No one likes to see the end of summer, but the sun will soon set on vacations and journeys, and you know what that means — back to school. Fortunately, there are apps to ease a student back into the classroom. Here are my top 5 free recommendations:

Quizlet (free, iPhone and Android)

More than just an app, Quizlet has grown into a full-blown, international study site. Containing free study aids on everything from algebra to Swedish, Quizlet is often characterized as a flashcard app, but it also has a broad array of tools on its website for high school and college courses. There are audio pronunciation guides and quizzes, plus a couple of games to help you master whatever topic you seek — or, you can create your own flashcards. (Note: Teachers also use Quizlet to supplement their courses.)

EasyBib (free, iPhone and Android)

The bane of every essayist is the bibliography. Use an underscore when you should employ italics or forget an ISBN number and the teacher will dock you accordingly. Fortunately, EasyBib takes the drudgery out of the formatting frustration. Students can simply point their smartphone camera at a book's bar code and EasyBib spits out a citation according to MLA, APA, or Chicago Manual of Style guidelines (it can also format it in dozens of other styles). If the book doesn't have a bar code, simply enter the title, “An Enquiry concerning Human Understanding,” and the app will find the correct listing for David Hume's treatise. (Note: The full “pro” version is $20 for a year's subscription.)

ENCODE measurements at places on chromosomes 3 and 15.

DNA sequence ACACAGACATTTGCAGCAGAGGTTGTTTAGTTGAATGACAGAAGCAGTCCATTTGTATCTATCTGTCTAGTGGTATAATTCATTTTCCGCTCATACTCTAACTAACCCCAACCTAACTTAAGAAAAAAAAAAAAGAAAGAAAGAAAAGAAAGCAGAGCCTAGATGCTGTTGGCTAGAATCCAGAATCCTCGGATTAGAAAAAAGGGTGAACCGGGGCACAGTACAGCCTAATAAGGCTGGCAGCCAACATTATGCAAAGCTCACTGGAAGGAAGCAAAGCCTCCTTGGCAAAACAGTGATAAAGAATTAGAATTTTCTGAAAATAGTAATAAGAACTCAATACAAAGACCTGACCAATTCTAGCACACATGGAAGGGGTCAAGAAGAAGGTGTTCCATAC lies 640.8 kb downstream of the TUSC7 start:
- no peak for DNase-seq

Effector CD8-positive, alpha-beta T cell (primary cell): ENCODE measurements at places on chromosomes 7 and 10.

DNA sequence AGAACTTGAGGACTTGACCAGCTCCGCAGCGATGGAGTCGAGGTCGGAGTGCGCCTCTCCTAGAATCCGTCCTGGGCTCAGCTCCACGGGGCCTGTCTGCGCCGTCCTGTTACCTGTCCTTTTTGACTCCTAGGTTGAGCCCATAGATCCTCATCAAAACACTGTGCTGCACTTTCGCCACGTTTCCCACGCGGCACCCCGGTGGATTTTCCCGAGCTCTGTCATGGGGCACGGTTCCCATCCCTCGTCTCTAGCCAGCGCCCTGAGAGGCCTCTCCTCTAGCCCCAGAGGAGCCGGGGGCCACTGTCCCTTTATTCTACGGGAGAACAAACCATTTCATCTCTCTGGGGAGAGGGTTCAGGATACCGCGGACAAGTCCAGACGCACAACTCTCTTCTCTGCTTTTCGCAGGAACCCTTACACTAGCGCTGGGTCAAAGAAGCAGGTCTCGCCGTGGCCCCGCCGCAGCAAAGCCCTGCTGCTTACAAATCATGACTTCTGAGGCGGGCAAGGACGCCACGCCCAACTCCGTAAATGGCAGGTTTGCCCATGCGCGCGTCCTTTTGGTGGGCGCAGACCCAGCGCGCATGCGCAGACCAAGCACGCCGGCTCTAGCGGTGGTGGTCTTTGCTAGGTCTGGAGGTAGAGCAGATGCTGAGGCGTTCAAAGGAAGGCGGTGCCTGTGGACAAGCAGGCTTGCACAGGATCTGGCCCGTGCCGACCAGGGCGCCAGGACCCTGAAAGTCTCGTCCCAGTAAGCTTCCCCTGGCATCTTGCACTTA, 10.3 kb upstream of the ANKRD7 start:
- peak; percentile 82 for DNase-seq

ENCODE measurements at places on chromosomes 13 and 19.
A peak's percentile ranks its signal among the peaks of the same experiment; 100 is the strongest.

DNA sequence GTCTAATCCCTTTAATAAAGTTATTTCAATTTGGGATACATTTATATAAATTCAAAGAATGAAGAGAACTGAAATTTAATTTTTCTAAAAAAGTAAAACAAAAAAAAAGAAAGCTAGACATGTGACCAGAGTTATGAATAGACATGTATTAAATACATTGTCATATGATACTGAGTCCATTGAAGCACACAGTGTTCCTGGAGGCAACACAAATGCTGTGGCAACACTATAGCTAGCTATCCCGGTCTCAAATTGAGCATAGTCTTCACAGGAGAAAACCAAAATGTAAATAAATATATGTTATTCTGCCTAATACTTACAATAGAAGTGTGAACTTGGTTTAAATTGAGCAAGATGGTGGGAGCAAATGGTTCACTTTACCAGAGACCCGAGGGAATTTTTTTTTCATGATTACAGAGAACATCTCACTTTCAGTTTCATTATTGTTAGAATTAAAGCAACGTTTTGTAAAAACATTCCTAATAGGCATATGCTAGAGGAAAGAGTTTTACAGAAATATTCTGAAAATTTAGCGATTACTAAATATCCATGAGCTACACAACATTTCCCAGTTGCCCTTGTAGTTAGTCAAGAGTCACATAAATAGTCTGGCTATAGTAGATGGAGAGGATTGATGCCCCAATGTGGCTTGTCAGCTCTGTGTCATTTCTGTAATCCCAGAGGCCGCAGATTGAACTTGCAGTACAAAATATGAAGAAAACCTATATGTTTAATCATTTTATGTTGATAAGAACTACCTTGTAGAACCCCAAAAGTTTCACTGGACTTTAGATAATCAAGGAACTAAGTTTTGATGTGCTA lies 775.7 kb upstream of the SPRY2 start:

Evernote (free, iPhone and Android)

The preeminent app for taking notes, Evernote offers a quick way to jot down a few highlights on a smartphone when you're skimming a text. It also has the advantage of syncing notes on a laptop with those on your phone. (Note: The free version should be sufficient for most students.)

StudyBlue (free, iPhone and Adroid)

Designed for high school and college students, StudyBlue is a single-minded tool to help you memorize coursework. You can create your own flash cards and quizzes, as well as cop a look at other student-created flash cards (it's sharing, not cheating). You can also directly import Evernote text into the app. (Note: An annual fee of $84 is required if you want to gain access to millions of other study guides.)

Algeo Graphing Calculator (free, iPhone and Android)

There are math apps aplenty, but the most useful free tool for students in middle school on up is a decent graphing calculator. Algeo is one of the most complete. Not only will it draw functions, it can also calculate Taylor series and handle most scientific calculator moves, from radians to hyperbolic functions. (Note: Some additional functions are $1.99)

John R. Quain is a personal tech columnist for FoxNews.com. Follow him on Twitter @jqontech or find more tech coverage at J-Q.com.